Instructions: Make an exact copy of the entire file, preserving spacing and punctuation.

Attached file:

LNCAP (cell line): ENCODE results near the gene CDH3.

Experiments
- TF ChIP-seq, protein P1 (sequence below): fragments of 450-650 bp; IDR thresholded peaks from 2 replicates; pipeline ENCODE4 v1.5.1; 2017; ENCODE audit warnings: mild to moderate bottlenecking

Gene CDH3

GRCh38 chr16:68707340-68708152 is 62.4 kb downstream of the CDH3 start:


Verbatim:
LNCAP (cell line): ENCODE results near the gene CDH3.

Experiments
- TF ChIP-seq, protein P1 (sequence below): fragments of 450-650 bp; IDR thresholded peaks from 2 replicates; pipeline ENCODE4 v1.5.1; 2017; ENCODE audit warnings: mild to moderate bottlenecking

Gene CDH3

GRCh38 chr16:68707340-68708152 is 62.4 kb downstream of the CDH3 start: